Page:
The Brenk lab

The overall research goal of the Brenk lab is to improve methods used for structure-based drug design and to apply these methods to design inhibitors for enzymes with biological relevance. A key point in our research is the interplay of theoretical and experimental methods.

Currently, we are working on the following topics:


1. Navigating chemical space

Several million unique compounds are available for screening from commercial suppliers. Screening all of these compounds, virtually or experimentally, is not feasible. Therefore, methods are needed to efficiently navigate chemical space in order to derive focused libraries or representative subsets.

Recent publications:

  1. Mok NY, Brenk R, Brown N. Increasing the coverage of medicinal chemistry-relevant space in commercial fragments screening. J Chem Inf Model 54 (1), 79-85 (2014). [Pubmed | DOI | F1000 recommended | practicalfragments.blogspot.co.uk]
  1. Mok NY, Brenk R. Mining the ChEMBL Database: An Efficient Chemoinformatics Workflow for Assembling an Ion Channel-Focused Screening Library. J Chem Inf Model 51 (10), 2449-54 (2011). [Pubmed | DOI]
  1. Brenk R, Schipani A, James D, Krasowski A, Gilbert IH, Frearson J, Wyatt PG. Lessons Learnt from Assembling Screening Libraries for Drug Discovery for Neglected Diseases. ChemMedChem 3 (3), 435-444 (2008). [Pubmed | DOI]

2. RNA-ligand docking

We are developing methods to predict the binding modes and affinities of RNA-ligand complexes. Further, we are exploiting these methods to discover ligands for riboswitches which are novel targets for antibiotics.

Recent publications:

  1. Daldrop P, Brenk R. Structure-Based Virtual Screening for the Identification of RNA-Binding Ligands. Methods Mol Biol 1103, 127-39 (2014). [Pubmed | DOI]
  1. Daldrop P, Reyes FE, Robinson DA, Hammond CM, Lilley DM, Batey RT, Brenk R. Novel Ligands for a Purine Riboswitch Discovered by RNA-Ligand Docking. Chem Biol 18 (3), 324-35 (2011). [Pubmed | DOI]


3. Analysis of protein binding sites

Hit discovery programs are expensive. Accordingly, it would be valuable to know how high the chance of finding a selective, drug-like inhibitor for a given target is before starting the campaign. We are developing methods that can assist in this assesment.

Recent publications:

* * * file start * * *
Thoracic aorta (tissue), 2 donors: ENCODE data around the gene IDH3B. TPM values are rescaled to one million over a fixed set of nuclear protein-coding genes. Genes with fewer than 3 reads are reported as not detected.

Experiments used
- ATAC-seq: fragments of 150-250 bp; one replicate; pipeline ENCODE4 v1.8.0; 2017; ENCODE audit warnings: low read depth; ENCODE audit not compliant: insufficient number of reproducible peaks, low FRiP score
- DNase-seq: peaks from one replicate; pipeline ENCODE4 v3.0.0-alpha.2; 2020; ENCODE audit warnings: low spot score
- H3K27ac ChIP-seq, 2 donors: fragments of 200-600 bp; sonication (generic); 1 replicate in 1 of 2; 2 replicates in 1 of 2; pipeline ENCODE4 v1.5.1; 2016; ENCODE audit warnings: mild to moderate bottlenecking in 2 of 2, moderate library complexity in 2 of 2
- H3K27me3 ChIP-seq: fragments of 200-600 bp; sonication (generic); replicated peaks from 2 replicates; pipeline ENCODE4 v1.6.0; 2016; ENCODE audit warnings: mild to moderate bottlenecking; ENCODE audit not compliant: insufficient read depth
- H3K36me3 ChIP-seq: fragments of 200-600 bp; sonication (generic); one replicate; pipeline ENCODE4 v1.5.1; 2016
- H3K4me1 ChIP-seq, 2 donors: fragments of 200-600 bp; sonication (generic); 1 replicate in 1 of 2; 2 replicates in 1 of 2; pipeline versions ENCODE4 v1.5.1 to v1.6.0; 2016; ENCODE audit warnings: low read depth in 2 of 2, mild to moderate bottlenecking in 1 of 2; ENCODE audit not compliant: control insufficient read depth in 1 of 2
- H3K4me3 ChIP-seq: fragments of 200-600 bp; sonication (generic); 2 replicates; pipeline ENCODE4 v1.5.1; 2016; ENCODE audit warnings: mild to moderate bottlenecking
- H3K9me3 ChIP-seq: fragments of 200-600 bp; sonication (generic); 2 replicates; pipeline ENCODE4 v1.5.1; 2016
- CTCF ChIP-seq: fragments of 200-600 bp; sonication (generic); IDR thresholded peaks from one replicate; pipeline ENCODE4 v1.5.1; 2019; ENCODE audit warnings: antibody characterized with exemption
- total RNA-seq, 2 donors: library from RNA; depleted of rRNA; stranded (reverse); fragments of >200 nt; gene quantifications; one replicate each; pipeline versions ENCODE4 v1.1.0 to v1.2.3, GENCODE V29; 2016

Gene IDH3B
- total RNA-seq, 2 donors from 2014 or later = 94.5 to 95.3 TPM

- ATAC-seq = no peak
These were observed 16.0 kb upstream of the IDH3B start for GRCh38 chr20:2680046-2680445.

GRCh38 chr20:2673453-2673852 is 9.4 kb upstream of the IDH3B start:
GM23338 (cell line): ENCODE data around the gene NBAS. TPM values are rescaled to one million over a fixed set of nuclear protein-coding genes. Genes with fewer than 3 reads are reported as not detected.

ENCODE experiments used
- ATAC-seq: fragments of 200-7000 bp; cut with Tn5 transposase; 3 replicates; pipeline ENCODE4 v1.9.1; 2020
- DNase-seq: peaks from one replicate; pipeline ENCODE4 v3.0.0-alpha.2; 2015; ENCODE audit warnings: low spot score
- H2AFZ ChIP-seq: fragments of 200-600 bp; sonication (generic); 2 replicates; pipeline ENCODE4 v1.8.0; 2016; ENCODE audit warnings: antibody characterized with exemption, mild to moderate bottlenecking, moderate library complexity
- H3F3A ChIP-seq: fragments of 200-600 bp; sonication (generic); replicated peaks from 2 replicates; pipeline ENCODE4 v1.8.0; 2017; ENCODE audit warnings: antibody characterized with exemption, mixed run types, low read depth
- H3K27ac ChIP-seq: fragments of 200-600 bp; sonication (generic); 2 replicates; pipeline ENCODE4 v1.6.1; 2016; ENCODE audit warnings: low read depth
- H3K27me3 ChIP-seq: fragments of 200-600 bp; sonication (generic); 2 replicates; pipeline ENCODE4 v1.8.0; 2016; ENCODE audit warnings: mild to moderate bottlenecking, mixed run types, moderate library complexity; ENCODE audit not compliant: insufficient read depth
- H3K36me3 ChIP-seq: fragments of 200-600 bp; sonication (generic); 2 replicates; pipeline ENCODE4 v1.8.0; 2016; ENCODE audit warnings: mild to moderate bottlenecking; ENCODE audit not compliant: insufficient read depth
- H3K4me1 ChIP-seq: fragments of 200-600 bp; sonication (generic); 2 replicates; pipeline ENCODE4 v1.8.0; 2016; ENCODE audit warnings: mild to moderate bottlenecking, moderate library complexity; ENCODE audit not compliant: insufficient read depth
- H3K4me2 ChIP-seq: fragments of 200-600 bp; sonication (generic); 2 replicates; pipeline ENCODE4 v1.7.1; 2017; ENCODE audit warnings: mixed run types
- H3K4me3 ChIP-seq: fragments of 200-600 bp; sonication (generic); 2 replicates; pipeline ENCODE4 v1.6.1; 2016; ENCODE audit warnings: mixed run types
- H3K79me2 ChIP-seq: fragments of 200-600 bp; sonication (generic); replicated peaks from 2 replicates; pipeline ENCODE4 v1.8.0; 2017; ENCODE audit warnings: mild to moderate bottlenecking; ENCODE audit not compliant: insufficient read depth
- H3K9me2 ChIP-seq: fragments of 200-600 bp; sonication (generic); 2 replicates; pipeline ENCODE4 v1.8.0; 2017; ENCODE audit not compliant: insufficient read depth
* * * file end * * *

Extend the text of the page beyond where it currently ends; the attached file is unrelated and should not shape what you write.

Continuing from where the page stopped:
1. Sarkar A, Brenk R. To Hit or Not to Hit, That Is the Question - Genome-wide Structure-Based Druggability Predictions for Pseudomonas aeruginosa Proteins. PLoS One 10 (9), e0137279 (2015). [Pubmed | DOI]
  2. Krasowski A, Muthas D, Sarkar A, Schmitt S, Brenk R. DrugPred: A Structure-Based Approach To Predict Protein Druggability Developed Using an Extensive Nonredundant Data Set. J Chem Inf Model 51 (11), 2829-42 (2011). [Pubmed | DOI]


4. Structure-based inhibitor design

In collaboration with other labs we are working on the structure-based design of inhibitors for a variety of targets.

Recent publications:

  1. Urich R, Wishart G, Kiczun M, Richters A, Tidten-Luksch N, Rauh D, Sherborne B, Wyatt PG, Brenk R. De novo design of protein kinase inhibitors by in silico identification of hinge region-binding fragments. ACS Chem Biol 8 (5), 1044-52 (2013). [Pubmed | DOI]
  1. Tidten-Luksch N, Grimaldi R, Torrie LS, Frearson JA, Hunter WN, Brenk R. IspE Inhibitors Identified by a Combination of In Silico and In Vitro High-Throughput Screening. PLoS One 7 (4), e35792 (2012). [Pubmed | DOI]
  1. Frearson JA, Brand S, McElroy SP, Cleghorn LA, Smid O, Stojanovski L, Price HP, Guther ML, Torrie LS, Robinson DA, Hallyburton I, Mpamhanga CP, Brannigan JA, Wilkinson AJ, Hodgkinson M, Hui R, Qiu W, Raimi OG, van Aalten DM, Brenk R, Gilbert IH, Read KD, Fairlamb AH, Ferguson MA, Smith DF, Wyatt PG. N-myristoyltransferase inhibitors as new leads to treat sleeping sickness. Nature 464 (7289), 728-32 (2010). [Pubmed | DOI | F1000 recommended]
  1. Mpamhanga CP, Spinks D, Tulloch LB, Shanks EJ, Robinson DA, Collie IT, Fairlamb AH, Wyatt PG, Frearson JA, Hunter WN, Gilbert IH, Brenk R. One Scaffold, Three Binding Modes: Novel and Selective Pteridine Reductase 1 Inhibitors Derived from Fragment Hits Discovered by Virtual Screening. J Med Chem 52 (14), 4454-65 (2009). [Pubmed | DOI | F1000 recommended | Practical Fragments]